Information in this section is based on the excellent work of Lori Dorfman and the Berkeley Media Studies Group. Please see the references section to track down these resources!
Advocates rarely review media accounts of domestic or sexual violence with satisfaction. Most prominent amongst the frustrations is the seeming media fascination with the circumstances and behavior of the victim prior to the crime. Advocates argue, fairly, that such coverage displaces attention from the perpetrator to the victim. Additionally, after an interview with the media, advocates frequently fee like their comments have been unusually represented in print.
Domestic violence is a social problem where the violence is both normalized and marginalized. Domestic violence is so routine that it isn’t newsworthy unless it, tragically, rises to the level of homicide, or if the script is flipped and the violence is perpetrated by a woman against a male partner, or by either partner in a same sex relationship. The issue is marginalized inasmuch as the majority of victims survive in isolated silence served by anonymous crisis lines and confidential shelters.
Lori Dorfman with the Berkeley Media Group argues that media coverage can reinforce these problems in a couple of ways. First, members of the media typically frame domestic violence stories from a portrait view. Coverage narrowly focuses on the immediate circumstances of the victim and perpetrator ignoring external influences and reinforcing the idea that this violence was just about them, occurring behind closed doors in a way that relieves the rest of the community and culture from responsibility.
Second, domestic violence reports that focus only on the most extreme or violent cases reinforce the notion that this violence is rare and is committed and experienced only by those on the margins. Such an approach to domestic violence coverage limits the scope of the general public’s perception of the problem, dispossessing the experience of countless victims who experience lower levels of physical violence as well as other forms of emotional, economic, psychological and sexual abuse.
The Berkeley Media Studies Group makes the case that advocates are also implicated in the problematic coverage because we have largely failed to make a strategic case when talking with the media about domestic violence. Because our opinions are infrequently requested, when we receive an interview request, we tell the reporter everything that we know, believe and even feel about domestic violence. Necessarily, this results in some strenuous editing where the reporter, rather than the advocate, determines which parts were really important.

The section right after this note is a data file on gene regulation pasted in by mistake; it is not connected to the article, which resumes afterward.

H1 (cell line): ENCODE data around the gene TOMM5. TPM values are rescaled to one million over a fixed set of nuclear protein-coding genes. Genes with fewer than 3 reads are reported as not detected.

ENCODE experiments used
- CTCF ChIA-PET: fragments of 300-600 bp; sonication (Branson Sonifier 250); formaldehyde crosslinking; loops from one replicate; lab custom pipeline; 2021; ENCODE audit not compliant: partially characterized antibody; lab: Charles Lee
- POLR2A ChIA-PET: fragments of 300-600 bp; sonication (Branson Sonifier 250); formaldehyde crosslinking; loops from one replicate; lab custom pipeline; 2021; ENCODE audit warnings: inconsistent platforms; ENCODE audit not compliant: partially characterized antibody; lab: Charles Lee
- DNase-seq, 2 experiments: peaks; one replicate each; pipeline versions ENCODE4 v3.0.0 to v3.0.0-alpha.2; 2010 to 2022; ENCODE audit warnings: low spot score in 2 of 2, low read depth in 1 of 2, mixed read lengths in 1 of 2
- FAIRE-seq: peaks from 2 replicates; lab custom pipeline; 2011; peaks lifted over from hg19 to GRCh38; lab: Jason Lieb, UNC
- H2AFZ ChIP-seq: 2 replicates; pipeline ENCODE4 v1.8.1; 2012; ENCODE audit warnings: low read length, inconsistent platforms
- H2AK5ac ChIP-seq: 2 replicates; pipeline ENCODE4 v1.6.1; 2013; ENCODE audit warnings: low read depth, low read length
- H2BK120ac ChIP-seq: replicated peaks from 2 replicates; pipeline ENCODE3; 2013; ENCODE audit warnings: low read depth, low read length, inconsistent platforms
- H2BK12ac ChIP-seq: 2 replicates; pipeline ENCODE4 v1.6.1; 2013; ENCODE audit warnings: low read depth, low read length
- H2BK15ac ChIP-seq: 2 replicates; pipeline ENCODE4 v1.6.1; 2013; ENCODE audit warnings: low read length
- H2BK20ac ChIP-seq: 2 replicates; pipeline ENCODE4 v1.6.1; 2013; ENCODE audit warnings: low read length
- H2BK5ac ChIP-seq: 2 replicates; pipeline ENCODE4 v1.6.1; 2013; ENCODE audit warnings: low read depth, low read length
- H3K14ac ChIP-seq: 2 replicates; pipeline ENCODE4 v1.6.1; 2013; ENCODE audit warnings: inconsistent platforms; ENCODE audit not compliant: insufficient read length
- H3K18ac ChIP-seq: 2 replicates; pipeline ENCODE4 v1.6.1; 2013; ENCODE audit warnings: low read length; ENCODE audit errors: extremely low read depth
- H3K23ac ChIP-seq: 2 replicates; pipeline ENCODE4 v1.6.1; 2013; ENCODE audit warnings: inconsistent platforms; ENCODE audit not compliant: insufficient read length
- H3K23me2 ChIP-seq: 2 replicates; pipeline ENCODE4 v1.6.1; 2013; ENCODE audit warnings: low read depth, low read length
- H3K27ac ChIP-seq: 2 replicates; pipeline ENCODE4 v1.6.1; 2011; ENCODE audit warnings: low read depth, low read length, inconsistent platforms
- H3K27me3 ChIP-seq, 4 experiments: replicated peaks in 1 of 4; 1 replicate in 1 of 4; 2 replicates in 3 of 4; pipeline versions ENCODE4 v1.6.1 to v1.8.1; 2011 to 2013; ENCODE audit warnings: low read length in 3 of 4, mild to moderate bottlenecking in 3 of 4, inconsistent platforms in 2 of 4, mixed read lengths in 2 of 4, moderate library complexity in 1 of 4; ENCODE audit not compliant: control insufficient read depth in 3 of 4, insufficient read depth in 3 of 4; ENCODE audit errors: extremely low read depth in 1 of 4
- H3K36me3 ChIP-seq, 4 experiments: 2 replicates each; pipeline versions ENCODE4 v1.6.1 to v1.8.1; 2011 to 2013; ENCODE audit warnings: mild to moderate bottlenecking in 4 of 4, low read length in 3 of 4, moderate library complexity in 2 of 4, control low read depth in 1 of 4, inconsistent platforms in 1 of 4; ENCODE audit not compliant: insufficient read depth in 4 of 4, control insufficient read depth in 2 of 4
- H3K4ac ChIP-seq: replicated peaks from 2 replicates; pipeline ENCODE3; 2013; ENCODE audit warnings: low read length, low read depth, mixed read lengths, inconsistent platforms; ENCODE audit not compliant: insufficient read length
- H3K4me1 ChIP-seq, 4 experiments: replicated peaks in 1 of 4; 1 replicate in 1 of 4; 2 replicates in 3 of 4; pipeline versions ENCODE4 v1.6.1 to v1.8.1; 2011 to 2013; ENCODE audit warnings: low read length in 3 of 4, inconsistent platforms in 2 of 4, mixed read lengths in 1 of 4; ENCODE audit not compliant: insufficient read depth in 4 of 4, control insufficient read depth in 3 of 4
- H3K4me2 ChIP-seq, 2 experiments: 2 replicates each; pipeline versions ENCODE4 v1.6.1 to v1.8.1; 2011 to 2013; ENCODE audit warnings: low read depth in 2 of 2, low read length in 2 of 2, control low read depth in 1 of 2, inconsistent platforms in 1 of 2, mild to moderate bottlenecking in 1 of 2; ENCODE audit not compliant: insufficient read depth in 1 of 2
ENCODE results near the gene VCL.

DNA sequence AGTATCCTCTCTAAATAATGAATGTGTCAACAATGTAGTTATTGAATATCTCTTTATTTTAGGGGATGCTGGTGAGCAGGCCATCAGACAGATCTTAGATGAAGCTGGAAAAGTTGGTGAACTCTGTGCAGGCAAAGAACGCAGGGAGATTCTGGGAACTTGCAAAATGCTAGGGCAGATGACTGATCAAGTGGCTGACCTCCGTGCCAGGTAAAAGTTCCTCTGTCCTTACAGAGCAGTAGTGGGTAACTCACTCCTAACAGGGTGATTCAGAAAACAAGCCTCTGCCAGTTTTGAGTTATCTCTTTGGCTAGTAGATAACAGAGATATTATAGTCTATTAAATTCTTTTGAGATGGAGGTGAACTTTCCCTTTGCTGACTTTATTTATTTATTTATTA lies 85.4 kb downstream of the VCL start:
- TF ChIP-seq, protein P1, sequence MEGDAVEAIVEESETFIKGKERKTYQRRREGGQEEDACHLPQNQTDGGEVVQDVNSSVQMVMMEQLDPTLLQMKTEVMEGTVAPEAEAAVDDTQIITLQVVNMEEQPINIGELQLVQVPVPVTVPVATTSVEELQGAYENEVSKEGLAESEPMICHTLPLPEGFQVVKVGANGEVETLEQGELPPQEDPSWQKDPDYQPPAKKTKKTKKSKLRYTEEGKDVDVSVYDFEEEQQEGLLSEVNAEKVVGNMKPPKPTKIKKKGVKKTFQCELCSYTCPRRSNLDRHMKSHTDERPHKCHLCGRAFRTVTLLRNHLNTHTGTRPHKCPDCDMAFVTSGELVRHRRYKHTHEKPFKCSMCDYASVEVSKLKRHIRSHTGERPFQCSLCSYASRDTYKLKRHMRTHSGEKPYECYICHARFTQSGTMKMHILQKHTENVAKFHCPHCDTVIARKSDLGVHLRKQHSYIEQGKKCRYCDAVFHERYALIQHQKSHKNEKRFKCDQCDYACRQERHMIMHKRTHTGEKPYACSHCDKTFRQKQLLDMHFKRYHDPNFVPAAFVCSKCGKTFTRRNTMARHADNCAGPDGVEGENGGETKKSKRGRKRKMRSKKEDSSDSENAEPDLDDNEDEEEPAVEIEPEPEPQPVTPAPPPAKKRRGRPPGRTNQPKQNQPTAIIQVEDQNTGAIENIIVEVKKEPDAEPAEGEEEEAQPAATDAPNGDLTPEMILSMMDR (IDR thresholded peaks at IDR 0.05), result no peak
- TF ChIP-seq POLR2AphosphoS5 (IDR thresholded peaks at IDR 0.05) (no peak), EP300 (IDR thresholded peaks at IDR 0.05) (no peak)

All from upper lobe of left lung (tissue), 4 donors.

Effective Media Strategy
Domestic violence advocates can better inform the public perception of this violence and promote proactive solutions by planning to work strategically with the media. If your agency has struggled in working with the media to create proactive coverage opportunities, be prepared to speak to the media strategically when called on to give comment in reaction to a current event. If we self edit to provide comments that are succinct and purposeful, we can promote our own objectives while reducing the likelihood that our comments will be edited in ways that seem bewildering. Here are key components of an effective media strategy:
- Work with the media to shift coverage from the portrait to the landscape view. Rather than just focusing on the individuals involved in a particular case, help the reporters to back up the lens to see the context of the violence. Encourage the media to show areas where the perpetrator and the victim intersected with the broader community–those individuals and systems that enabled the violence, systems that might have provided support as well as barriers that the victim likely faced in getting out of the violent situation.
- Work with the media to appropriately define the problem. Though advocates use the power and control wheel as a tool to define the spectrum of behaviors that abusers use to establish control, most of our social systems (legal, media, and intervention programs) are narrowly focused on responding to acts of physical violence. Advocates know that domestic and sexual violence incidents that result in severe injury, and even those that result in legal action, are comparatively rare. Cases of severe physical violence represent the tip of the iceberg of abusive and controlling behavior that come to public attention while the rest of the spectrum of controlling behaviors remain shrouded in private life. Advocates should work with the media to characterize the full spectrum of controlling behaviors and to provide estimates of the number of lives impacted by these behaviors.
- Connect the conversation about the problem to the action that you seek. When asked for an opinion about a domestic violence situation, be prepared to connect that response to your advocacy objectives. Explain to the media how your advocacy strategy, be it introducing school-based prevention education, convening a coordinated community response team, instituting longer mandatory holds for batterers, creating new economic opportunities for survivors, etc, can help to reduce the incidence of violence and to involve the broader community as essential stakeholders in the solution.